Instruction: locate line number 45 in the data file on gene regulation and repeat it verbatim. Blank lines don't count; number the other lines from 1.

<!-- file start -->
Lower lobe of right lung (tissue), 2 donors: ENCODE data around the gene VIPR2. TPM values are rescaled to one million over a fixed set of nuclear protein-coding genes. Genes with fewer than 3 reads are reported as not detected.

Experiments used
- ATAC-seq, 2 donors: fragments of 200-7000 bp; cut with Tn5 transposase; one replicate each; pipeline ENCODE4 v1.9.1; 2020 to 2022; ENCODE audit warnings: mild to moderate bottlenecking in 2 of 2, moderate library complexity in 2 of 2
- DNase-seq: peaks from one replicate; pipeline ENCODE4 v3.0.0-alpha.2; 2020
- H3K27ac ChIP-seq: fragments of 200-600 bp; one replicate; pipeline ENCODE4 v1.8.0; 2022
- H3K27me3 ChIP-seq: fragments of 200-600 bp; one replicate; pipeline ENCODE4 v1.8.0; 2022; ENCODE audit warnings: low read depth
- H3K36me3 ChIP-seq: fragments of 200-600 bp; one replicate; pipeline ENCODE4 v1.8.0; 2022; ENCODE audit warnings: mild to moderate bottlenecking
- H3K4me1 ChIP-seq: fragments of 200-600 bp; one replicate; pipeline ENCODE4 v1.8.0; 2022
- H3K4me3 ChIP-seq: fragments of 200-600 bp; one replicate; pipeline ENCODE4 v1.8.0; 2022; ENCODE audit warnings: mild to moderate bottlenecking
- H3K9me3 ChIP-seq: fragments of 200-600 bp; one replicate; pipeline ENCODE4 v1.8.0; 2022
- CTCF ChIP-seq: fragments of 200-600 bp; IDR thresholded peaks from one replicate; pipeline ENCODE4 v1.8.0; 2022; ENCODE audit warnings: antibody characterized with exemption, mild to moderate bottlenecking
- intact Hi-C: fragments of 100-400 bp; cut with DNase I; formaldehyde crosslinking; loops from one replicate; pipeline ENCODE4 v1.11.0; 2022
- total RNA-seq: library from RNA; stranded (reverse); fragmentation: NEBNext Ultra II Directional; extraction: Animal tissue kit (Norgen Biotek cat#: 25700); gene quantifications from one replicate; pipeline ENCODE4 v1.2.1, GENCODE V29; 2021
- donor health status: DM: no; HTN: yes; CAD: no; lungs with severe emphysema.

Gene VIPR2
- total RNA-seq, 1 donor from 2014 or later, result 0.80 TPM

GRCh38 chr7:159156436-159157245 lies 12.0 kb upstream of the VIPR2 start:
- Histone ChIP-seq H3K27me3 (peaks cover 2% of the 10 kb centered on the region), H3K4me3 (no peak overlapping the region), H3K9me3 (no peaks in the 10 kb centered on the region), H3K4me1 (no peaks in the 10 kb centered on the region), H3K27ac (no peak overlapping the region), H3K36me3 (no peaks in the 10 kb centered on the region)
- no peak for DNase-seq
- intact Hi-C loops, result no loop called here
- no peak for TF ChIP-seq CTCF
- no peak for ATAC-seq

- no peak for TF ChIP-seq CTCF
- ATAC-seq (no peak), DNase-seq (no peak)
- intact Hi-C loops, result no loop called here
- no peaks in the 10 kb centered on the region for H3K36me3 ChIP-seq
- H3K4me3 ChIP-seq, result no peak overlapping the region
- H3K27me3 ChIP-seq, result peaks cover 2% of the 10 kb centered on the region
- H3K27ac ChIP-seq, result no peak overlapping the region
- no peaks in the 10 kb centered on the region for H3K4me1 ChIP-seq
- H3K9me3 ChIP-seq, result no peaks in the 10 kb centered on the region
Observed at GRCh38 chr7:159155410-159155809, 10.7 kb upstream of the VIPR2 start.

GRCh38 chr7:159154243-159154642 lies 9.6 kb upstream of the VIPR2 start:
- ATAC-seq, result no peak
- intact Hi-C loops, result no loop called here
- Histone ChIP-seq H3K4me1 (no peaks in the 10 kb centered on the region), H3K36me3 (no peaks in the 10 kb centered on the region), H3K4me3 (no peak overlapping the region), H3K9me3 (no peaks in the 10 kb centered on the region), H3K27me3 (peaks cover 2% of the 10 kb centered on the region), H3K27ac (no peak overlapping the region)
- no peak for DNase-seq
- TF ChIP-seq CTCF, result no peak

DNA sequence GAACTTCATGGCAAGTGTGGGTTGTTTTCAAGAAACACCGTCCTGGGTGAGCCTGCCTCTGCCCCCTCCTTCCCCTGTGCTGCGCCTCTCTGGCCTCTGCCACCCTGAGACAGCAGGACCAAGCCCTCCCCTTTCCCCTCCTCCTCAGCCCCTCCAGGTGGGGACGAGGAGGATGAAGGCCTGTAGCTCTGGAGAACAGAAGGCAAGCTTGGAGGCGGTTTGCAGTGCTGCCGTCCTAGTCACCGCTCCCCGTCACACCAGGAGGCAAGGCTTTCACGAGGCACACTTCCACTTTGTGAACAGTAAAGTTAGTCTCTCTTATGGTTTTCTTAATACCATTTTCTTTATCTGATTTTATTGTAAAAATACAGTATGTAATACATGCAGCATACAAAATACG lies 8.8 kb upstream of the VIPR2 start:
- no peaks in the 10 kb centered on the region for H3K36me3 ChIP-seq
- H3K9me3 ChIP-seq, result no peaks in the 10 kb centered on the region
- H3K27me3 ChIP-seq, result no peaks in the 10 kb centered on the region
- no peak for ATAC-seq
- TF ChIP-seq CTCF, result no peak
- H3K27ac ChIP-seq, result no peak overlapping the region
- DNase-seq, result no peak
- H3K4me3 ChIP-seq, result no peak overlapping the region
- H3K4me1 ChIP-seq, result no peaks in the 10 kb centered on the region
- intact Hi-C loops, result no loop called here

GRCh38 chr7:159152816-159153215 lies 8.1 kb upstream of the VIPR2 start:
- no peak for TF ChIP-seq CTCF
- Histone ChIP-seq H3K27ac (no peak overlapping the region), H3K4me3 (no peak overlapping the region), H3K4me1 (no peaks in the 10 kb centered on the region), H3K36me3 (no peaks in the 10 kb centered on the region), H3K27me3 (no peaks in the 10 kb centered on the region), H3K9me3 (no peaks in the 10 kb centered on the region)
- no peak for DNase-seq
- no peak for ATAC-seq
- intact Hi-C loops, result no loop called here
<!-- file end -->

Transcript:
- H3K27ac ChIP-seq, result no peak overlapping the region